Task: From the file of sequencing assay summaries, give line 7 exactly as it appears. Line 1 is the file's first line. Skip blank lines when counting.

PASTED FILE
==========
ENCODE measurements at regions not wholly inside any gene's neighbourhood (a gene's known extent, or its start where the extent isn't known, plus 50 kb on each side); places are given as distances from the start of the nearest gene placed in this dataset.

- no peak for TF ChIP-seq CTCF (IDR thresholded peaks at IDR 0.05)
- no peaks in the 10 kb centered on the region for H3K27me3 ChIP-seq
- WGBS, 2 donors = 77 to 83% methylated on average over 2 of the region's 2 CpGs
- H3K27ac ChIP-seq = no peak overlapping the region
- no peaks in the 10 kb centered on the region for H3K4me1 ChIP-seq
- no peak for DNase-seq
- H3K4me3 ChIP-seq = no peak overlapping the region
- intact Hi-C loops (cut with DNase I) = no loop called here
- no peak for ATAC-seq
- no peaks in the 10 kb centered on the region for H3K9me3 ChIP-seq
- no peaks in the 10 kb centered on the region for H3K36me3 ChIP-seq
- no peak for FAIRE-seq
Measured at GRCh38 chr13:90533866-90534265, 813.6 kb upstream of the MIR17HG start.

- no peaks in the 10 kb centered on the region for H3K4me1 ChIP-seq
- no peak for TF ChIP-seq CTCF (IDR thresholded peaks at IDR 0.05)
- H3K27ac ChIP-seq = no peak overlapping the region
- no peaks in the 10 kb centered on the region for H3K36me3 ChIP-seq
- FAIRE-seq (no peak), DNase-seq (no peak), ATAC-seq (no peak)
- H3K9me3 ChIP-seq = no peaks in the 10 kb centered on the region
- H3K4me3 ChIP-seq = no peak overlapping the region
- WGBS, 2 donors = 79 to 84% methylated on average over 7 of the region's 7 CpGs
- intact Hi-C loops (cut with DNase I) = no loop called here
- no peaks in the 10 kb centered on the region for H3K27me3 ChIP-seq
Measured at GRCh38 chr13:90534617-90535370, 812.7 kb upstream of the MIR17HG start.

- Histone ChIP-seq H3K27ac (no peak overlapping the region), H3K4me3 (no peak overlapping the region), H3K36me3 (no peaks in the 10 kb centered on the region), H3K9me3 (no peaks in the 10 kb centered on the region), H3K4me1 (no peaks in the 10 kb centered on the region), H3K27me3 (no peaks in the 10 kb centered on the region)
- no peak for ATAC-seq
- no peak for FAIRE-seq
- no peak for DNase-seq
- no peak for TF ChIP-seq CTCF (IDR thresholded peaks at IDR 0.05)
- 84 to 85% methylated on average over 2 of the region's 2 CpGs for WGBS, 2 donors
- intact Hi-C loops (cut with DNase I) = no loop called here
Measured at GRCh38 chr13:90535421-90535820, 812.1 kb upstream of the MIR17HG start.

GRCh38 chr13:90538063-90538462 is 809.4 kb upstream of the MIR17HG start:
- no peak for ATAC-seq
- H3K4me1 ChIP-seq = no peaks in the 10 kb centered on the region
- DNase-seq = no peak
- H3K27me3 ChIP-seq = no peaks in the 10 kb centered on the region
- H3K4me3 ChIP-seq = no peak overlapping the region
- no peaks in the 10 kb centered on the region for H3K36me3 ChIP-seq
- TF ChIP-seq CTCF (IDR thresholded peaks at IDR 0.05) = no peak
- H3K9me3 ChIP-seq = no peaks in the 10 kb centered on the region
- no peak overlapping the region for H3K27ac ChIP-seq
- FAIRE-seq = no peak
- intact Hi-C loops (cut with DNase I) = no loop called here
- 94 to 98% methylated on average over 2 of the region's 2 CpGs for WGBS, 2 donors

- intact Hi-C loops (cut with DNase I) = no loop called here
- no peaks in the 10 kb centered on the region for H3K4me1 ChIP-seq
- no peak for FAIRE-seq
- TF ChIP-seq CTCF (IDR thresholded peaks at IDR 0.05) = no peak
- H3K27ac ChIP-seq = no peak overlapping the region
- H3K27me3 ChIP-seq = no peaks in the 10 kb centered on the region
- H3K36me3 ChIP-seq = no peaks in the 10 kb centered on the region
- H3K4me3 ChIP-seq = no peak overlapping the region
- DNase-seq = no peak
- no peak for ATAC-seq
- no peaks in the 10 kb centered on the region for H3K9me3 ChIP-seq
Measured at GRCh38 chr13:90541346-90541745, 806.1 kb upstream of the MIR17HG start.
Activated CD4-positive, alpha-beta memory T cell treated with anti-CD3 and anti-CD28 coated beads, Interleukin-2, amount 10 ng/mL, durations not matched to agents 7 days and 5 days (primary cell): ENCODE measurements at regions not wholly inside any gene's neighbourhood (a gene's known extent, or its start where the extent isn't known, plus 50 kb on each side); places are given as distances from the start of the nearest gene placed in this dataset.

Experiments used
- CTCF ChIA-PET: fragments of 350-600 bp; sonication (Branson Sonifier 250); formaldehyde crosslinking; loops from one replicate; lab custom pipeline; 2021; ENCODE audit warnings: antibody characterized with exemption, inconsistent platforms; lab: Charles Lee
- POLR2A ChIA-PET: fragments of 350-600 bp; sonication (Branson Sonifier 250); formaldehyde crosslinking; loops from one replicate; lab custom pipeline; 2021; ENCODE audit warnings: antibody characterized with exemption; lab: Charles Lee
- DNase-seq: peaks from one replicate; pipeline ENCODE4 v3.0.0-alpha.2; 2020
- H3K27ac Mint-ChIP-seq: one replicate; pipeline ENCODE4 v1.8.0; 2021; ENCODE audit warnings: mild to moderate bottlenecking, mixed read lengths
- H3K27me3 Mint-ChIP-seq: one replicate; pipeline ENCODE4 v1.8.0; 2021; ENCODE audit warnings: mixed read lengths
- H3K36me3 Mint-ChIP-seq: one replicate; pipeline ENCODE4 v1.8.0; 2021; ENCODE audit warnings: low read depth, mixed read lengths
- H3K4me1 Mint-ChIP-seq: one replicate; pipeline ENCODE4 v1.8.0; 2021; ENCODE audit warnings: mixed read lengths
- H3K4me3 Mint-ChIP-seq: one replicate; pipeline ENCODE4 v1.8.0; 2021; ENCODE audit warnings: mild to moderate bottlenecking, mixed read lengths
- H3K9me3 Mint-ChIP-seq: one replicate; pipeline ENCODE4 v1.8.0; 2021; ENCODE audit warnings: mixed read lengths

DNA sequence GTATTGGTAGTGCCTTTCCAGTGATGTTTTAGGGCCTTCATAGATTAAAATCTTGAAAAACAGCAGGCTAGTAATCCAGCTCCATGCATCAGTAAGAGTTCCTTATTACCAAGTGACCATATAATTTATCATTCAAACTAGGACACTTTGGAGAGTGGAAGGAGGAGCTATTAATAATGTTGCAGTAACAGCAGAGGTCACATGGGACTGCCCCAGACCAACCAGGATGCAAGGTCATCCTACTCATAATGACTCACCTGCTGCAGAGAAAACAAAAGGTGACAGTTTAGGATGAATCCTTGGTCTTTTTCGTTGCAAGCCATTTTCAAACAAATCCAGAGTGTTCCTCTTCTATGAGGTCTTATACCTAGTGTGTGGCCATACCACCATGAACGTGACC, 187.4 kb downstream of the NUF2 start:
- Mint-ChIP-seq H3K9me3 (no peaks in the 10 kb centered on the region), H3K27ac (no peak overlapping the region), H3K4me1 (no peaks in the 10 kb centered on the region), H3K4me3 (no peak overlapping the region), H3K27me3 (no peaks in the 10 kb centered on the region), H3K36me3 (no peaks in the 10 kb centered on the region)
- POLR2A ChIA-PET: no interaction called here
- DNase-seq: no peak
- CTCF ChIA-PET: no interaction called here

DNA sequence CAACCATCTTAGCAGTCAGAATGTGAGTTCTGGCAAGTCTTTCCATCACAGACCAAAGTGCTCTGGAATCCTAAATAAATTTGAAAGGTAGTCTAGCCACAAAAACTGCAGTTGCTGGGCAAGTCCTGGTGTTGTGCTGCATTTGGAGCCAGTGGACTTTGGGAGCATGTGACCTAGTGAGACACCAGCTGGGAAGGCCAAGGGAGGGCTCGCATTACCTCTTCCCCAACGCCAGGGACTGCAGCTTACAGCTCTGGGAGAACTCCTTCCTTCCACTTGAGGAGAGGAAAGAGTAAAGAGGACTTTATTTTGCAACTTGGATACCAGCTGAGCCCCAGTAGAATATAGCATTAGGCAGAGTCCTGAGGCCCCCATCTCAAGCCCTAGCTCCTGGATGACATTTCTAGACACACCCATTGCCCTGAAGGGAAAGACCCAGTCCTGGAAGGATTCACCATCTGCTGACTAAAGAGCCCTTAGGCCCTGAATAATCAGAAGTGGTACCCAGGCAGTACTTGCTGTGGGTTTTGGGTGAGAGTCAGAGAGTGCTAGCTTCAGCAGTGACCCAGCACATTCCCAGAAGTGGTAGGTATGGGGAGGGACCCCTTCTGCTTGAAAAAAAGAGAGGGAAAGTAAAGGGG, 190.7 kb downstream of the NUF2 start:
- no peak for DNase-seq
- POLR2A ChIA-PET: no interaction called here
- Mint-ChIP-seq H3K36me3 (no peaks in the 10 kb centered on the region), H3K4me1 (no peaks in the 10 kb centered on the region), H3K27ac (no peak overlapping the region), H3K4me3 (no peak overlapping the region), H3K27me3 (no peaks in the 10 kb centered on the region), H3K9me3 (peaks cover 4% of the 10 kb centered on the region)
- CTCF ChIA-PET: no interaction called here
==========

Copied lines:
- no peak for DNase-seq